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Mario Simonyan is the founder of ESQgo, P.C., an intellectual property law firm. Before founding his law firm, Simonyan built and sold ...
These days, it seems a new legal tech company emerges every week, with new entrants coming on the market in droves, all claiming to offer the “best” solutions for lawyers. Small law firms are in a strong position to innovate and adopt technologies aimed at improving the bottom line, but, as in any crowded market, it’s up to the buyer to evaluate and separate the best from the rest.
Among the most daunting of challenges in accomplishing this is working through the confusing nomenclature that accompanies legal tech firms that offer similar products yet classify themselves differently. For example, “litigation management” is sometimes used interchangeably with “matter management.” Both terms describe types of software that help law firms manage complex cases involving anything from mass torts to multiple jurisdictions.
For small law firms, there are a number of factors to consider before signing on the dotted line. Whether evaluating offerings from well-known entities like LexisNexis® or the plethora of smaller players, here are some key areas to consider.
Key features to look for in a litigation management system include document automation, time tracking, budgeting and calendaring. Document automation allows you to generate documents from templates that pull case-specific information, while time tracking and budgeting features allow you to capture all billable time and earnings specific to matter budgets to ensure cases are profitable. Calendaring options help you manage tasks based on jurisdiction and court deadlines. “Nice to have” but not a “must have” is an online payment system that enables your firm to accept credit card payments, which usually results in being paid faster.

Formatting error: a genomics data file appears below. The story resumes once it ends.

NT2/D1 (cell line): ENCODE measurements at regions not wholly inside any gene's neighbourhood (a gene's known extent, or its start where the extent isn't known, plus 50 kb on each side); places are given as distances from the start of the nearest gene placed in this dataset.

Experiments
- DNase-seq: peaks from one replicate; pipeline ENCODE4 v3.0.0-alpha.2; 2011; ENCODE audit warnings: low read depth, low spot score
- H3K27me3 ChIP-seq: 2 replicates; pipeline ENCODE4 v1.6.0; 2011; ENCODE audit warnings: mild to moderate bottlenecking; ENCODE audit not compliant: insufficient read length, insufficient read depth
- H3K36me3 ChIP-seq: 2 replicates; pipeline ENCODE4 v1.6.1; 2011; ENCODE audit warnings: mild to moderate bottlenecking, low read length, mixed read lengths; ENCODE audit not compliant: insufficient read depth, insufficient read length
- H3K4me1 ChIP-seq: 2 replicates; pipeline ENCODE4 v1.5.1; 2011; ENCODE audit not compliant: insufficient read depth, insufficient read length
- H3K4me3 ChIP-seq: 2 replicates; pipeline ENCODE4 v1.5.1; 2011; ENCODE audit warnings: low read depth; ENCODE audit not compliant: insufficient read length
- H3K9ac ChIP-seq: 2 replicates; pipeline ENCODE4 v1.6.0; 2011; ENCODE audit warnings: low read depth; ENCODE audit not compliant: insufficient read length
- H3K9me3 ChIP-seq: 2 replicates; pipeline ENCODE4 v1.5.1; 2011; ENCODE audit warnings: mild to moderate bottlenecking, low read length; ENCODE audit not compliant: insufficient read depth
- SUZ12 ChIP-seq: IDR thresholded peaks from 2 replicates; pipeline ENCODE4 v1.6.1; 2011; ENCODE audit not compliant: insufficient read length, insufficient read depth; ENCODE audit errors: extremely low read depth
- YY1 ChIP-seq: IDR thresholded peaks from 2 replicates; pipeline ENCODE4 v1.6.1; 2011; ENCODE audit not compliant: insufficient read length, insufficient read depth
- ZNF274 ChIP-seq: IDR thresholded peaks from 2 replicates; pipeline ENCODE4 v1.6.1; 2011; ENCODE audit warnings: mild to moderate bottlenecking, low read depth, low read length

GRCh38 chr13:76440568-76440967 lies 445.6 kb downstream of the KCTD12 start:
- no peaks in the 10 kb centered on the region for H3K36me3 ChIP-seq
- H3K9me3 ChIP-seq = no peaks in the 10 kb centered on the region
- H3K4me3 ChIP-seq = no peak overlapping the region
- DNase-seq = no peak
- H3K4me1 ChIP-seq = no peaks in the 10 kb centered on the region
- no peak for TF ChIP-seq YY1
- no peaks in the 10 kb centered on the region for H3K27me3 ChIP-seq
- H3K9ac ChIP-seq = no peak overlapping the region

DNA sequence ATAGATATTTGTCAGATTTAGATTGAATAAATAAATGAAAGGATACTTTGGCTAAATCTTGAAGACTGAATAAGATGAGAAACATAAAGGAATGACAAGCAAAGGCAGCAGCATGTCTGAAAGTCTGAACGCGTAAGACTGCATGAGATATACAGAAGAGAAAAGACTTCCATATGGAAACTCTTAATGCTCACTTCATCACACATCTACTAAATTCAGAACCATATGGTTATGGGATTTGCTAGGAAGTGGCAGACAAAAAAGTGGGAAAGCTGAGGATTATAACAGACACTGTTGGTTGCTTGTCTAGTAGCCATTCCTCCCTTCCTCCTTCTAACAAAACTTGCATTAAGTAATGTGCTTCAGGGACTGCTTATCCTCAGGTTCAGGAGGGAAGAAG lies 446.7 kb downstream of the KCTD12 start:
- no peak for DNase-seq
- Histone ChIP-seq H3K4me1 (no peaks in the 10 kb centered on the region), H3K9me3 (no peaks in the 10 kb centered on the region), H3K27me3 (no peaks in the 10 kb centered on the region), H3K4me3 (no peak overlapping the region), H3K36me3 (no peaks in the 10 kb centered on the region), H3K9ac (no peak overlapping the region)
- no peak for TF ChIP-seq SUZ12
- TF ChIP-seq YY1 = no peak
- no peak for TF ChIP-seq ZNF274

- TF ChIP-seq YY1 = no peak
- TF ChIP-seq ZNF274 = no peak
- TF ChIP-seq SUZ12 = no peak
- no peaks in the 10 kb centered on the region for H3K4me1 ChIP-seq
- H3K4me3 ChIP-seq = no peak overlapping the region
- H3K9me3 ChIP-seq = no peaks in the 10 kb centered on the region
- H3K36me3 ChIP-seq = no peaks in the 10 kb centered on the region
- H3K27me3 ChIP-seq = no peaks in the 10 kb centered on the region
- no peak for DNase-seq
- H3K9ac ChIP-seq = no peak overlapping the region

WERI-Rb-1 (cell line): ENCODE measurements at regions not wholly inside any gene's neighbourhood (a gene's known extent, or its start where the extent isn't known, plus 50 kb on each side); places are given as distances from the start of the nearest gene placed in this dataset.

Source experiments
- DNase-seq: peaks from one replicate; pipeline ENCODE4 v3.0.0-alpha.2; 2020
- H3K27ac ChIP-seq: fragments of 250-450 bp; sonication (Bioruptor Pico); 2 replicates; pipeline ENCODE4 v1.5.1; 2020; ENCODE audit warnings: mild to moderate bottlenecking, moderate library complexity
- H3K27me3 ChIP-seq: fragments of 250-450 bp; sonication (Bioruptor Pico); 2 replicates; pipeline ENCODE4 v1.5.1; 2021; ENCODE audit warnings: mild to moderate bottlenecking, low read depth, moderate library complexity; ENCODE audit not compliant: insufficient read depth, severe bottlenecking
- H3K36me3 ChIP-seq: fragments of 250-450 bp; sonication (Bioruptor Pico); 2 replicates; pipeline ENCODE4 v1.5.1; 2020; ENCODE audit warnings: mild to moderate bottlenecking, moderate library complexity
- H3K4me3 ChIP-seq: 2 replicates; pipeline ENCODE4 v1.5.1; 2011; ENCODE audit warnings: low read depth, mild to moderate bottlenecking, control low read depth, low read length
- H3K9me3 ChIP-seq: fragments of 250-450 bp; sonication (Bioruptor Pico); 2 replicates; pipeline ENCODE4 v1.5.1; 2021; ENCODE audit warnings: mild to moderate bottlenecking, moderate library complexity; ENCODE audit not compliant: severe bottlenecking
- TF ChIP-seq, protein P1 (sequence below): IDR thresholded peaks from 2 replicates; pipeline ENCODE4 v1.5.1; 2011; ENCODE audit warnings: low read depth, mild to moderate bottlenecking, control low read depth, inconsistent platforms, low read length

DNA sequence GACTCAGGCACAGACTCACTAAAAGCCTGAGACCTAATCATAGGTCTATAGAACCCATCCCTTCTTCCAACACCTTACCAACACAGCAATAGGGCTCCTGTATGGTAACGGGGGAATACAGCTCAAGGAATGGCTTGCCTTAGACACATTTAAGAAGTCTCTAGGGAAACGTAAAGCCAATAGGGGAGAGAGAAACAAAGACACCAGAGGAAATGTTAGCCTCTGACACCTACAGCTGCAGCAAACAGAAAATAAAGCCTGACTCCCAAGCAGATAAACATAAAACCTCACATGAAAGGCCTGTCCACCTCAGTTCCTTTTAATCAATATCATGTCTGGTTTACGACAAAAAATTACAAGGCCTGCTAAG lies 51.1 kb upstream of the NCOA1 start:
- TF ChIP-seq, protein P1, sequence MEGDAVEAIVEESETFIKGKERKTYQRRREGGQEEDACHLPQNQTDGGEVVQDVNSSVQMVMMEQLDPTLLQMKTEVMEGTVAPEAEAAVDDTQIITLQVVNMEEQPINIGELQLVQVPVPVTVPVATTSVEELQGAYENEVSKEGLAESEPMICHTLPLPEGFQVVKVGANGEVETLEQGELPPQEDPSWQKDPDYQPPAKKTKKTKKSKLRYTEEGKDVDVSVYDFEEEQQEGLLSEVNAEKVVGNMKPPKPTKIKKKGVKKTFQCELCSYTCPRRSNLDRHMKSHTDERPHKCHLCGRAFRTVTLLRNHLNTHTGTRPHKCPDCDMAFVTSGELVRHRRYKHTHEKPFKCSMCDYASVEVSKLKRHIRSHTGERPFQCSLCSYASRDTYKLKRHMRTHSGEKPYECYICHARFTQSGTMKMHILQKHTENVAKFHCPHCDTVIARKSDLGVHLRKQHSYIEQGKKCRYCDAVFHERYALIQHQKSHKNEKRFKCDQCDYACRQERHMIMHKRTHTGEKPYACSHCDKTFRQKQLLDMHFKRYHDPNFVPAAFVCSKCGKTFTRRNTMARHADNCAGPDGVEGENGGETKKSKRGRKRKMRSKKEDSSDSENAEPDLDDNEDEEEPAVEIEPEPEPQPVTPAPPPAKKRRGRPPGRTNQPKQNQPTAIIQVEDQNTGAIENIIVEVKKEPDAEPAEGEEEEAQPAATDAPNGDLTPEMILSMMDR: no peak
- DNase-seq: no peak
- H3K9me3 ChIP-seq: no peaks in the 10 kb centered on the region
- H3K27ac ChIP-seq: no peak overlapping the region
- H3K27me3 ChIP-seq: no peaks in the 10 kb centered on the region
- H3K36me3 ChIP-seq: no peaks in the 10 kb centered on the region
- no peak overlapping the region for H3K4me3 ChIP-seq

Data security is critical to the success of your law firm, which means any third-party vendor you engage with must be up to code when it comes to keeping data safe. Third parties have access to confidential information your clients trust you to keep confidential. Establishing internal and external guidelines for your law firm and your vendors will help maintain a secure environment. Also, look for software companies that tout their security features and certifications, which exemplify high standards of data security.
This part can be a little trickier. The lack of economic transparency within the legal tech segment is rampant. Very few companies are open about their pricing structures or can provide demonstrable examples of ROI. Ask a potential software provider for references, speak with industry peers and ask the vendor to provide evidence of economic gain—whether direct or indirect—before investing in a technology. A little due diligence goes a long way in securing a pricing plan that works to the economic benefit of your firm.Assessing Legal Tech Tools: Litigation Management Considerations for Small Law
In summary, clients are demanding faster litigation cycles and data-driven analysis, which means law firms need to be in a position to create efficiencies while increasing profits in order to thrive. Adopting legal technology tools such as credible litigation management software can help your firm achieve better outcomes for clients while improving the bottom line.
This white paper is presented by LexisNexis on behalf of the author. The opinions may not represent the opinions of LexisNexis. This document is for educational purposes only.
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